“Lake Lift” in Perpetuity

This "lake lift" did not happen in Lake Lure, but the classic dance move shows just how widespread the Dirty Dancing cult has grown over the decades. See the real thing go down in the eponymous town this weekend.

This “lake lift” did not happen in Lake Lure, but the classic dance move shows just how widespread the Dirty Dancing cult has grown over the decades. See the real thing go down in the eponymous town this weekend.

It’s been a long time since anyone put Baby in a corner, as it were, thanks to Lake Lure’s Dirty Dancing Festival. The local event, which draws attendees nationwide, celebrates its sixth go-round this weekend, August 14 and 15.

Fans of the world’s most popular chick flick (according to data collected by the BBC) might be surprised to know it was conceived as a low-budget indie film. But the 1987 story, starring Jennifer Grey and the late Patrick Swayze, bloomed full throttle, spawning platinum hit singles and becoming the first movie to sell a million copies in video.

The story of a rich, bored young woman (Frances “Baby” Houseman) who has a summer romance with a working-class dance instructor (Johnny Castle) – learning about real life, busting some really hot moves, and, at one point, risking her reputation to help her lover escape a false accusation – somehow never quit resonating. It’s been reinterpreted on Broadway to international acclaim, and rumors of a sequel surface every few years, keeping fans on orange alert.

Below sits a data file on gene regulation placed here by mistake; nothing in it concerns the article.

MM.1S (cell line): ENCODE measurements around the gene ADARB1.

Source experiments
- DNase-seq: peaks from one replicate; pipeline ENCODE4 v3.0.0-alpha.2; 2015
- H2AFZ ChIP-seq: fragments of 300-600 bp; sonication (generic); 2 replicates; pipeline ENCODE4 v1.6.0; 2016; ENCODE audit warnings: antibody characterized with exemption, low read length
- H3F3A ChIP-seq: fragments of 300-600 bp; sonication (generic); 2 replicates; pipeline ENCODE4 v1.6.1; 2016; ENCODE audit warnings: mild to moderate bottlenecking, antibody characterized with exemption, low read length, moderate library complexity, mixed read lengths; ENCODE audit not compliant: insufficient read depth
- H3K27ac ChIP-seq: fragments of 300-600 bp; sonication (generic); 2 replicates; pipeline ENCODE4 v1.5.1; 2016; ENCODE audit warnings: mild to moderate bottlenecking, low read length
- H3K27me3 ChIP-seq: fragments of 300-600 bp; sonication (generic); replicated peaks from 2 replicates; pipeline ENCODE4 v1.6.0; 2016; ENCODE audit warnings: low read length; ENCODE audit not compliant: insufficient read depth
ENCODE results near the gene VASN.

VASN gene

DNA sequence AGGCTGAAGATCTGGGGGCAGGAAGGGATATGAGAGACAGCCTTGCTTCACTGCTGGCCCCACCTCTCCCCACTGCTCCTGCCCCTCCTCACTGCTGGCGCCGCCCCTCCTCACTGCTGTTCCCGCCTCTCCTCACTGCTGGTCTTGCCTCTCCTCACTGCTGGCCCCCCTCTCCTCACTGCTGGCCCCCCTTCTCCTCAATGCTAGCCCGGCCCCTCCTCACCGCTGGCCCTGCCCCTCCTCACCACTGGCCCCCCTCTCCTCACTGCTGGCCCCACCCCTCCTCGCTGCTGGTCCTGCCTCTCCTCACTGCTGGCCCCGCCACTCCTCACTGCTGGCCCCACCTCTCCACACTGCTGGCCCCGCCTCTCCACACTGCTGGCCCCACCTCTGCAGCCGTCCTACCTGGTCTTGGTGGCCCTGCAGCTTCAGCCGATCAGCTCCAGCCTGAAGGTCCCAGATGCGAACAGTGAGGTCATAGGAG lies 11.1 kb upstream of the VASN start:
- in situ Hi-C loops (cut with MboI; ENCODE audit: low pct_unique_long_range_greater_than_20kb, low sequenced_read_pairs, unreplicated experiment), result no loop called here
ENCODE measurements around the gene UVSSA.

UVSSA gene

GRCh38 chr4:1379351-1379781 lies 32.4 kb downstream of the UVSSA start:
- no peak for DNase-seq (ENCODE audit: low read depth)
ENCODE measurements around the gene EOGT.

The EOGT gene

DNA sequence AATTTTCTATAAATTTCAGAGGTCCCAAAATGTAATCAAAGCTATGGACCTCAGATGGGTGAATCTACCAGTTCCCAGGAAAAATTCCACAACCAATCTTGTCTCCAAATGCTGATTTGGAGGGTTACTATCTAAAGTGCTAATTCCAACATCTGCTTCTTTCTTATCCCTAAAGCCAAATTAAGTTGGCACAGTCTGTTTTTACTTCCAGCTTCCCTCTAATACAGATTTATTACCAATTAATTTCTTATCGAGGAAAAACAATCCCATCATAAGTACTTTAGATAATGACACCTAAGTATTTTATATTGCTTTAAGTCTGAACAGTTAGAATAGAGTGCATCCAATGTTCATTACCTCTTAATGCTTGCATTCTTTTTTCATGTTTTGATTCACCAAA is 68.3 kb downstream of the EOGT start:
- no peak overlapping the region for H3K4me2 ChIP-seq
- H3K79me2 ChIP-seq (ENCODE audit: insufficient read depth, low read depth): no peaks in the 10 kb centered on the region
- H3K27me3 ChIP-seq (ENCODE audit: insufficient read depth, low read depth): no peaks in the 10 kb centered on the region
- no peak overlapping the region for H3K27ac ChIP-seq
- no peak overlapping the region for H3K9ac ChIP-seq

The script unfolds at an affluent resort in New York State’s Catskills, but the action was filmed at our own Lake Lure in Rutherford County. When statistics about the smash movie are rattled off, it’s often noted that Lake Lure can claim its own prize: National Geographic once listed it among the world’s most beautiful manmade lakes.

The two-day festival includes a free outdoor screening of the film Friday night and a full day of entertainment on Saturday, including live music, a watermelon-carrying contest, and a “lake lift” competition – the latter two events inspired by famous scenes in the film. It’s about having the time of your life, as well as helping the Pancreatic Cancer Action Network. (To honor Swayze, who died of the disease in 2009, a portion of event proceeds and all on-site fundraising efforts support PANCAN).

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